This year, I’m going to consciously make big changes. As I write this, I’m surrounded by boxes and many of the rooms in our house are stripped bare and smell of fresh paint. In the driveway, our Punchmobile stands waiting to be loaded up with everything we can cram into it for 12 months of travel. The photo above shows Ken (The Professor) repairing poor old Officer Plod after Mr Punch had given him too much stick at Stawell Library last month. Once all the tools, puppets, paraphernalia, my mini-office and all our gear are finally on board, it’s going to be pretty cosy inside Gloria. There’s still a lot to do before the Professor and I can set out on our Year of Living Puncherously but it’s a change that we’re willing into existence, rather than the sort that takes you by surprise.

New Year’s Day is always a good time for reflection. For me, 2011 will be a big year of change on many fronts, including the way I use this blog. When I started it in July 2007 it was an experiment. Since then, I’ve read enough blogs to understand their form a little better and to come to enjoy the craft. I started out mostly writing reviews of books because I wasn’t comfortable with writing about my life. But in tiny increments, the way I think about blogging has changed. Many of the best blogs open a small window into the lives of their authors, rather than simply tackling a particular subject or issue. One of my favourite blogs, Eglantine’s Cake, is by the Australian author Penni Russon. She has a lovely quote from CS Lewis in the margin: There is an extraordinary charm in other people’s domesticities. Every lighted house, seen from the road, is magical: every pram or lawn-mower in someone else’s garden: all smells or stirs of cookery from the windows of alien kitchens.
C.S. Lewis, Time and Tide, 16 June 1945

All good writing offers us the opportunity to look through a window into someone else’s world. In 2011 I’d like to both document and share all the adventures of me and The Professor. I’ll be writing posts a lot more often and trying to be bold enough to be a little more autobiographical. Top of my list of New Year’s resolutions is to read more, write more and open a whole new array of ‘magic casements’.

Twelve Days of Bloglessness

So much for my list of future blogs. Looks like they’ll take a lot longer than a month to get through. Especially when I haven’t managed to write a single post for twelve days.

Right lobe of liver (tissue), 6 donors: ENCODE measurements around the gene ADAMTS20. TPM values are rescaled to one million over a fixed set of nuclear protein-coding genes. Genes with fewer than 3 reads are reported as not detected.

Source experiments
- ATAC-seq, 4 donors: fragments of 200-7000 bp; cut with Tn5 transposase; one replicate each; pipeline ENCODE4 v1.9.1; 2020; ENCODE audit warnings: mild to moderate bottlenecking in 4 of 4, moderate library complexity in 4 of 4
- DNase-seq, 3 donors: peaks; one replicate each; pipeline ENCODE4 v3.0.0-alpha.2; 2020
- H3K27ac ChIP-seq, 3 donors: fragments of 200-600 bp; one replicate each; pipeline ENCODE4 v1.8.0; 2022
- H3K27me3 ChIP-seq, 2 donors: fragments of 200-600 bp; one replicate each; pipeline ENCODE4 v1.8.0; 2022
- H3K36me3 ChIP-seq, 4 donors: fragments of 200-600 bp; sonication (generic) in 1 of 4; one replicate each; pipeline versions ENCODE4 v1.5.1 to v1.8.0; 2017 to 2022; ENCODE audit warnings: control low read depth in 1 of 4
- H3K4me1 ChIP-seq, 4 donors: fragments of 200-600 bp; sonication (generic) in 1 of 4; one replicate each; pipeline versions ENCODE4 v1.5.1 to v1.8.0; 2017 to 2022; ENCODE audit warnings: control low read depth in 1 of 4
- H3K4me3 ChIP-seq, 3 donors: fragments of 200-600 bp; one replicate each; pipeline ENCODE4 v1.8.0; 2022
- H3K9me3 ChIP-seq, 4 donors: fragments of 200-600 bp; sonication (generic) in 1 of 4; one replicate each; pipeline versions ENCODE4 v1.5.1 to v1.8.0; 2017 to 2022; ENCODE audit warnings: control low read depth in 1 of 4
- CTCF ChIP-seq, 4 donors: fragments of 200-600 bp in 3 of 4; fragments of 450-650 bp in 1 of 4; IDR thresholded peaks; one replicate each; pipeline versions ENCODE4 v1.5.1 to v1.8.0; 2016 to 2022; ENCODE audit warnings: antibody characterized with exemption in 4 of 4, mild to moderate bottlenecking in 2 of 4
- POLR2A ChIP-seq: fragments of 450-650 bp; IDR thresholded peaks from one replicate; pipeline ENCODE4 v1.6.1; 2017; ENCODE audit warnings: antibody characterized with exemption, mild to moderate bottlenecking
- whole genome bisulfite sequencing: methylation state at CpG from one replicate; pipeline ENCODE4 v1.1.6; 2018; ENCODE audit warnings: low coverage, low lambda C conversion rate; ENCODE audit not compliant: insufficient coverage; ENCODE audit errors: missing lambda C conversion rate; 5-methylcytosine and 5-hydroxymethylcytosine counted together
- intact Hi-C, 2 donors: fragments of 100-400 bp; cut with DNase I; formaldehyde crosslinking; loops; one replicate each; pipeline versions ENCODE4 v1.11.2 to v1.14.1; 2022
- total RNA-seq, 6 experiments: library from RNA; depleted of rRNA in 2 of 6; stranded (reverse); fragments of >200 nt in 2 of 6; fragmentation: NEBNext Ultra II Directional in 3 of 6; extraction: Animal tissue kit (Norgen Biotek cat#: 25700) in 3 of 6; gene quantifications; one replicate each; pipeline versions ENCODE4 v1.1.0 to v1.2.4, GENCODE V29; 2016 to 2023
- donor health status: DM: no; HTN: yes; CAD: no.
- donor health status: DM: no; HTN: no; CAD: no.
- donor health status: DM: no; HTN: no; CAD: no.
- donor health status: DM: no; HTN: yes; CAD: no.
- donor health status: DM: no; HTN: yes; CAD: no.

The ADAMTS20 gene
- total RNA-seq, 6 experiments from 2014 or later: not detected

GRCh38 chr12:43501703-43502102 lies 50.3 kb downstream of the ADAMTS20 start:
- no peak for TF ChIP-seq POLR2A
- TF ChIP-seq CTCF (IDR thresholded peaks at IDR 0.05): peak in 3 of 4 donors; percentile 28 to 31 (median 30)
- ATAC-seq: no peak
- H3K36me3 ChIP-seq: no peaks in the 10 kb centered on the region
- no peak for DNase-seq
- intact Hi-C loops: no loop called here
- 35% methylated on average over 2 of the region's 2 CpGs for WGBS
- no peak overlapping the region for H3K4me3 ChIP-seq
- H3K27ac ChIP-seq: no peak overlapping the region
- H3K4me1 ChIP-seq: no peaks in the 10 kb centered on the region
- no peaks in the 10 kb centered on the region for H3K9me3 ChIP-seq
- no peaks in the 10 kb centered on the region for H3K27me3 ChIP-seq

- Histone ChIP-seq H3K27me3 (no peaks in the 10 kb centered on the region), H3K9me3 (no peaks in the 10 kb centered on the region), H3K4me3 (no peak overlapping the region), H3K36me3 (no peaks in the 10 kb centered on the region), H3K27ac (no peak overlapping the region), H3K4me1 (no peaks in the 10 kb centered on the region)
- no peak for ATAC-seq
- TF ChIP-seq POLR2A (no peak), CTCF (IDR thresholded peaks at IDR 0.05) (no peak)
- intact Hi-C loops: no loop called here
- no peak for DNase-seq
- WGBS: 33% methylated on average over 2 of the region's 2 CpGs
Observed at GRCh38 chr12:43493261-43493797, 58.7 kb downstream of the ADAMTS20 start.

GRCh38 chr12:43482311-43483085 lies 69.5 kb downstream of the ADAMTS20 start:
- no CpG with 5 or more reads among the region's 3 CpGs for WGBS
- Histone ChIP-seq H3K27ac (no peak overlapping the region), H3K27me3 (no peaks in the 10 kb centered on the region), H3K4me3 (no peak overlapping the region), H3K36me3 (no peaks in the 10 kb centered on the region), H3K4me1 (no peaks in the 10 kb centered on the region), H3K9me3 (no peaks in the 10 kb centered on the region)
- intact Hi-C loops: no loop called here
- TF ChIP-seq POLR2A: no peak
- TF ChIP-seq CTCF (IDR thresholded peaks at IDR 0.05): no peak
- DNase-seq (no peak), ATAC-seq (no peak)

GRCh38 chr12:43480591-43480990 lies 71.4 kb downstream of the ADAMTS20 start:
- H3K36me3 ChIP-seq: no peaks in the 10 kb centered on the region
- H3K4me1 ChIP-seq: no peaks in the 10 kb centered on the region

So here’s where the twelve blogless days of July went:

1. Two days spent in Narre Warren and St Kilda, respectively, with young writers
2. A mediocre effort to get back to the gym after three weeks in the West and trying to reacquaint myself with Melbourne and familiar routines
3. A new term of yoga and remembering what it means to relax
4. Breakfasts, lunches and dinners with a dozen or more varied assortments of young people – both kith and kin
5. A lightning visit to Sydney for Allen & Unwin’s twentieth birthday bash: the frock, the frolicking, the finger food, the speeches, the idle desire to transform myself into a dragon
6. Several hundred emails written and received and countless hours fretting about and talking to folk about the upcoming launches of India Dark
7. Three play dates with the lovely 2-year-old Louis and the reading of many picture books
8. Toy Story III with the great-nephews and the intensely interesting philosophies of four and six year old boys.
9. A blitz on the chaos of my office
10. Pruning the roses and playing in my winter garden
11. Coping with the strange emptiness of my rapidly emptying nest and visiting the new homes of two of the most recently transited younger inhabitants
12. Not writing anything in the least bit creative and pondering my shadowy writerly future. Sigh.

In their own way, each of the above twelve points were things about which I contemplated writing blog posts or journal entries because writing can help you make sense of the most intimidating and contrary experiences. I guess the point of today’s blog post is to illustrate the problem with blogging is not having something to write about but being disciplined enough to decide that today, or on any given day, one must simply write. Decent ideas and coherent strands of thought deserve time and attention. In the end writing is a discipline, not a gift.

Kirsty is an Australian author of books for children and young adults.

“Every adult was once a child and the child inside them never completely disappears.”